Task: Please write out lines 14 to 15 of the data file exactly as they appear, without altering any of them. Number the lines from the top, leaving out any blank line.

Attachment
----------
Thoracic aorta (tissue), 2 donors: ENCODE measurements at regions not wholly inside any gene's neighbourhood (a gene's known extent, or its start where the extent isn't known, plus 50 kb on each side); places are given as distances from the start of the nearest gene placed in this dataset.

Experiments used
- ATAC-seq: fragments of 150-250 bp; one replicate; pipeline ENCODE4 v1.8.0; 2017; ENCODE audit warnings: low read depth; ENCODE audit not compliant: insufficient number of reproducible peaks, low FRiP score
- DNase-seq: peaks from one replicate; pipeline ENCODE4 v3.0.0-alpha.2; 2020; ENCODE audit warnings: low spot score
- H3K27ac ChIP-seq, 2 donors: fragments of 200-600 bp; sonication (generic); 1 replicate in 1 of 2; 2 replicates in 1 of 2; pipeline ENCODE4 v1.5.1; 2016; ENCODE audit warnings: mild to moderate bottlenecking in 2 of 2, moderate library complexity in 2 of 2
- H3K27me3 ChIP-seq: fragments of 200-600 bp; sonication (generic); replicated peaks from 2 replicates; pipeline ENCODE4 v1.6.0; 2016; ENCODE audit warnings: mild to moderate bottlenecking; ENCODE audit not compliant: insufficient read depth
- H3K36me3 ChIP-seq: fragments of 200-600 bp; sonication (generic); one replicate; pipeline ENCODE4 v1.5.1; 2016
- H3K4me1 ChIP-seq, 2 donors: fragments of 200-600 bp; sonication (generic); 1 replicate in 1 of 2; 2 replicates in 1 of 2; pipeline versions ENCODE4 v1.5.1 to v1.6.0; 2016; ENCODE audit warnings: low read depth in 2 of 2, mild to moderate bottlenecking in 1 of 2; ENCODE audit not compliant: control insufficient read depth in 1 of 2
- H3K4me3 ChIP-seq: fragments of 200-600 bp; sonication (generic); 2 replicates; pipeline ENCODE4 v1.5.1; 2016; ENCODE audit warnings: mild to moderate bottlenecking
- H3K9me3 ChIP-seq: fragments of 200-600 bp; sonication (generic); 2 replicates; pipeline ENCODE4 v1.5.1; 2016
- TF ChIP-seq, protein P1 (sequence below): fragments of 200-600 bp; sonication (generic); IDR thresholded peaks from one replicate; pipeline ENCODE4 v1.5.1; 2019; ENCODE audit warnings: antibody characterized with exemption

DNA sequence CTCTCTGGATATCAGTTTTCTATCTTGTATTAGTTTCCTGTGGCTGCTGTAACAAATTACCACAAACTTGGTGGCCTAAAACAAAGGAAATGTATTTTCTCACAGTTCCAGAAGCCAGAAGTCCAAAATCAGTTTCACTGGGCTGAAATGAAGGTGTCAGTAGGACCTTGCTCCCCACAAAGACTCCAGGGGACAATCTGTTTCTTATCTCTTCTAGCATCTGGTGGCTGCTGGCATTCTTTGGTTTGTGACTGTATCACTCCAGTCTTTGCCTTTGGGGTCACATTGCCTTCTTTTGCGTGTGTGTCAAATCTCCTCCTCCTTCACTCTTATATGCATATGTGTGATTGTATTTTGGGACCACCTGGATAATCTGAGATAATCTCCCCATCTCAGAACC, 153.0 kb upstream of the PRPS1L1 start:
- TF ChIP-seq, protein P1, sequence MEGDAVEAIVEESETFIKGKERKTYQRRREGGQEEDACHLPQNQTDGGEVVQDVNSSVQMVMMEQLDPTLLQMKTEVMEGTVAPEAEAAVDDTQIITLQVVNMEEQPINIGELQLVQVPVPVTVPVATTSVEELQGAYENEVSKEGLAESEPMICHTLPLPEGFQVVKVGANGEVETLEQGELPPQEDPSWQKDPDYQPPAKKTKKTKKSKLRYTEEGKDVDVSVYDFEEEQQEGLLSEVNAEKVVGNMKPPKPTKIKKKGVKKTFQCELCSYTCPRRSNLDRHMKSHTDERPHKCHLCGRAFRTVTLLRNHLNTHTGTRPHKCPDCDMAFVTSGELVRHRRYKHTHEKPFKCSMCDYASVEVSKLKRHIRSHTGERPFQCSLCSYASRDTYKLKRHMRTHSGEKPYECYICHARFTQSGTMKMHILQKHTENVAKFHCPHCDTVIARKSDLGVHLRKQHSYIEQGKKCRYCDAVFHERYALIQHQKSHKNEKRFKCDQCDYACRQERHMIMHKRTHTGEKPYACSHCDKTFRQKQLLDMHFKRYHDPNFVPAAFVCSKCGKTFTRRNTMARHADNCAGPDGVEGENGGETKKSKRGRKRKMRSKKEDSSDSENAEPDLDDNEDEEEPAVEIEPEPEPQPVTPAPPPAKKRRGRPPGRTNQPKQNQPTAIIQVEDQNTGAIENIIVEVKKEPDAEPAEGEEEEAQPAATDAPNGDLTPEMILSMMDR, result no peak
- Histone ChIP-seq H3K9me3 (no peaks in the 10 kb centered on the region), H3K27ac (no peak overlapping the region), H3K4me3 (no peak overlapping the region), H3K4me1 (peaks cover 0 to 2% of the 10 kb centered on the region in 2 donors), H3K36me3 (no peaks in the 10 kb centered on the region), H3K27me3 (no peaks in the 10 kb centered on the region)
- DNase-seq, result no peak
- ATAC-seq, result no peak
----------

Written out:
- Histone ChIP-seq H3K9me3 (no peaks in the 10 kb centered on the region), H3K27ac (no peak overlapping the region), H3K4me3 (no peak overlapping the region), H3K4me1 (peaks cover 0 to 2% of the 10 kb centered on the region in 2 donors), H3K36me3 (no peaks in the 10 kb centered on the region), H3K27me3 (no peaks in the 10 kb centered on the region)
- DNase-seq, result no peak